Show Me the Monet
Phone the authorities! Call the ASPCA! I believe that someone in my neighborhood is torturing a cat. It sounds like they've strung him between a car's engine and exhuast and turned on the ignition. The sound is frightening.
Actually, before we pull the police and the animal control into this, I think the reality of the source of the sound is far scarier and much more heinous. What has really happened is that some nearby 10-year-old has acquired her first flute and her parents have banished her to practice outside.
Hey... it's an honest mistake.
Learning creativity is messy. Implementing creativity is also messy. Very messy. Many times, the start of creative impulses can make those around us cringe. It's been that way since the beginning of history. Think about how many people lost their lives because they dared to challenge the traditional wisdom of the day. I had lunch with Mike Wagner and Delaney Kirk the other day, and Mike was sharing a story he'd read about the beginnings of French Impressionism, and how people like Manet and Monet were ridiculed, harrassed and vandalized for daring to challenge L'Acadamie.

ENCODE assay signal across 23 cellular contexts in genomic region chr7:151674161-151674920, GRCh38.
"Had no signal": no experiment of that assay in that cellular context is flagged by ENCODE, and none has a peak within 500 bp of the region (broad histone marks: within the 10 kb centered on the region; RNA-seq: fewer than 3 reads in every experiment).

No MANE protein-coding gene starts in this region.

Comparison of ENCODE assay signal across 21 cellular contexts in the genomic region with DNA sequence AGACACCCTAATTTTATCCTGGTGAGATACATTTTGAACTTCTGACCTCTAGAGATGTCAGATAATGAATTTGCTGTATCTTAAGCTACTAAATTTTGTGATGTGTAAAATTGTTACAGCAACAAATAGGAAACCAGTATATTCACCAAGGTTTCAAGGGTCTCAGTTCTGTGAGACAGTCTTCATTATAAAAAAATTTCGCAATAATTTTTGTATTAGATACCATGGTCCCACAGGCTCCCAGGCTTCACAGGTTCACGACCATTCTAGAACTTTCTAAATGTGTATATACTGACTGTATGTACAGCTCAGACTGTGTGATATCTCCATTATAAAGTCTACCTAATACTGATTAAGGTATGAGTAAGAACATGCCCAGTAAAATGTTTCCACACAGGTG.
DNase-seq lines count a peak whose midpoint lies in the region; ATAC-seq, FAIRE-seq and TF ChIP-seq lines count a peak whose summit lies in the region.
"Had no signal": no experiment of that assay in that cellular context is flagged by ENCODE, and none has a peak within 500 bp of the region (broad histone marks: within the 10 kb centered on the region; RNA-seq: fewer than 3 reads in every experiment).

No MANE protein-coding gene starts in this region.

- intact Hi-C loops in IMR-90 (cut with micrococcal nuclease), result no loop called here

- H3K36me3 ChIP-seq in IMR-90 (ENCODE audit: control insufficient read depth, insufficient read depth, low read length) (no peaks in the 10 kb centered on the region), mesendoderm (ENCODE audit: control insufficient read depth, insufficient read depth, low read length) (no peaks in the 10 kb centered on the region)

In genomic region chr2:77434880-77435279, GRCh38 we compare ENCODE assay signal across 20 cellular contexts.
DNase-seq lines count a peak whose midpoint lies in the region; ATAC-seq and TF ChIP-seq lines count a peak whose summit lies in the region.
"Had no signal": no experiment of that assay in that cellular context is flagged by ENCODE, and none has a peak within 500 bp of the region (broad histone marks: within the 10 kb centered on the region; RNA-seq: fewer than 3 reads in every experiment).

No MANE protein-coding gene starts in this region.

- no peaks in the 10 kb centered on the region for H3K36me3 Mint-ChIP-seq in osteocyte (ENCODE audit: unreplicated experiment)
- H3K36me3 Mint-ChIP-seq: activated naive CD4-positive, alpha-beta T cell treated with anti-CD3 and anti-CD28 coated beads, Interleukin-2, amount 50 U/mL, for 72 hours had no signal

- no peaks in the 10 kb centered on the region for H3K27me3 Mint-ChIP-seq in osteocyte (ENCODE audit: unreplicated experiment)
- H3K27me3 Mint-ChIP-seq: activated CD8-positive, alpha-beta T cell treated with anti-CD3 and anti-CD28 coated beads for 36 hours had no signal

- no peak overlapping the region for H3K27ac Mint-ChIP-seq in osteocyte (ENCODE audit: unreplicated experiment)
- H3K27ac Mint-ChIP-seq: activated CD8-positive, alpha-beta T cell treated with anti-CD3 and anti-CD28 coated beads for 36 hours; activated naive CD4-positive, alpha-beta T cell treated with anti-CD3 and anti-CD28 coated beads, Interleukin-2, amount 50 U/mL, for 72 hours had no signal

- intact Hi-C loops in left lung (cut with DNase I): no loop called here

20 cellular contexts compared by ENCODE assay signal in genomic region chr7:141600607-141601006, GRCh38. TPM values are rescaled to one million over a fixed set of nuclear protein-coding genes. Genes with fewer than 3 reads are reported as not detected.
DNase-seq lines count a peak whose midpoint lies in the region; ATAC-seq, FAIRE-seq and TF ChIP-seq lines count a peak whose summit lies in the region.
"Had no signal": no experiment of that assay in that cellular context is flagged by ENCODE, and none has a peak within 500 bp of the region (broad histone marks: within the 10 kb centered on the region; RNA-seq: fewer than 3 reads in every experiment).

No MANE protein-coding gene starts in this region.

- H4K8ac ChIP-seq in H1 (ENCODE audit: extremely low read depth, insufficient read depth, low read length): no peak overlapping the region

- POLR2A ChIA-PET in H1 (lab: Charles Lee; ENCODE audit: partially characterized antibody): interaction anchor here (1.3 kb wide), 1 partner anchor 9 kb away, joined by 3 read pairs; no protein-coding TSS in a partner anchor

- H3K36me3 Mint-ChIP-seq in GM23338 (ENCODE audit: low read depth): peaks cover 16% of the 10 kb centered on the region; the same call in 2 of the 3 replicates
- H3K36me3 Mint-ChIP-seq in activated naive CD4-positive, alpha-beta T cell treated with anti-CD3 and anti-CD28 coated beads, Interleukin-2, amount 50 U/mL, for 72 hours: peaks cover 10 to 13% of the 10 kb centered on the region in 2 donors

Have we improved all that much in the past several decades (or centuries)? Companies and managers still throw out lines like:
- I want you to think outside the box, but check with me before you do anything
- Take risks, but just don't screw up
- If it were that great of an idea, wouldn't our R&D department already thought of it?
Each year, 2-3 dozen MBA students show up in my classroom to learn creativity. (The reality is that they don't learn it at all; they rediscover what's already inside.) At first, many of them are petrified of the thought. By the end of the semester, many are feeling a heck of a lot more empowered. I'm always curious to hear how well they're doing at implementing their creative impulses after they've left my classroom. Sure, there's the occasional email or phone call, but I really want to know what each one is doing to change the world... at least his or her corner of it.
Are they creating their own brand of impressionism in a world that's not ready for it yet?